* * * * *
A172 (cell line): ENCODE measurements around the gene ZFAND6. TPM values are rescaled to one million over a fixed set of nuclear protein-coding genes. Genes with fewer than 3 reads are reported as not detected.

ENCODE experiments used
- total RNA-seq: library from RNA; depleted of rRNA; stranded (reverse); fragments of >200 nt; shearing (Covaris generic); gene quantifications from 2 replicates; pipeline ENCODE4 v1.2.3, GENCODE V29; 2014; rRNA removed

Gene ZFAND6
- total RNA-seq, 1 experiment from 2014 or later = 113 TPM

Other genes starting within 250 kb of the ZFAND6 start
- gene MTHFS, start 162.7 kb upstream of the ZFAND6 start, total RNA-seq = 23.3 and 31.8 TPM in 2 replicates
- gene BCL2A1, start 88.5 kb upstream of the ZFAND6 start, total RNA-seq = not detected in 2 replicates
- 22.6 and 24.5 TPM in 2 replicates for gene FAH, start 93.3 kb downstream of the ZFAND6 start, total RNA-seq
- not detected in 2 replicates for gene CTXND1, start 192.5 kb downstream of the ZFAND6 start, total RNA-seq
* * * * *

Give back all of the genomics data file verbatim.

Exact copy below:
A172 (cell line): ENCODE measurements around the gene ZFAND6. TPM values are rescaled to one million over a fixed set of nuclear protein-coding genes. Genes with fewer than 3 reads are reported as not detected.

ENCODE experiments used
- total RNA-seq: library from RNA; depleted of rRNA; stranded (reverse); fragments of >200 nt; shearing (Covaris generic); gene quantifications from 2 replicates; pipeline ENCODE4 v1.2.3, GENCODE V29; 2014; rRNA removed

Gene ZFAND6
- total RNA-seq, 1 experiment from 2014 or later = 113 TPM

Other genes starting within 250 kb of the ZFAND6 start
- gene MTHFS, start 162.7 kb upstream of the ZFAND6 start, total RNA-seq = 23.3 and 31.8 TPM in 2 replicates
- gene BCL2A1, start 88.5 kb upstream of the ZFAND6 start, total RNA-seq = not detected in 2 replicates
- 22.6 and 24.5 TPM in 2 replicates for gene FAH, start 93.3 kb downstream of the ZFAND6 start, total RNA-seq
- not detected in 2 replicates for gene CTXND1, start 192.5 kb downstream of the ZFAND6 start, total RNA-seq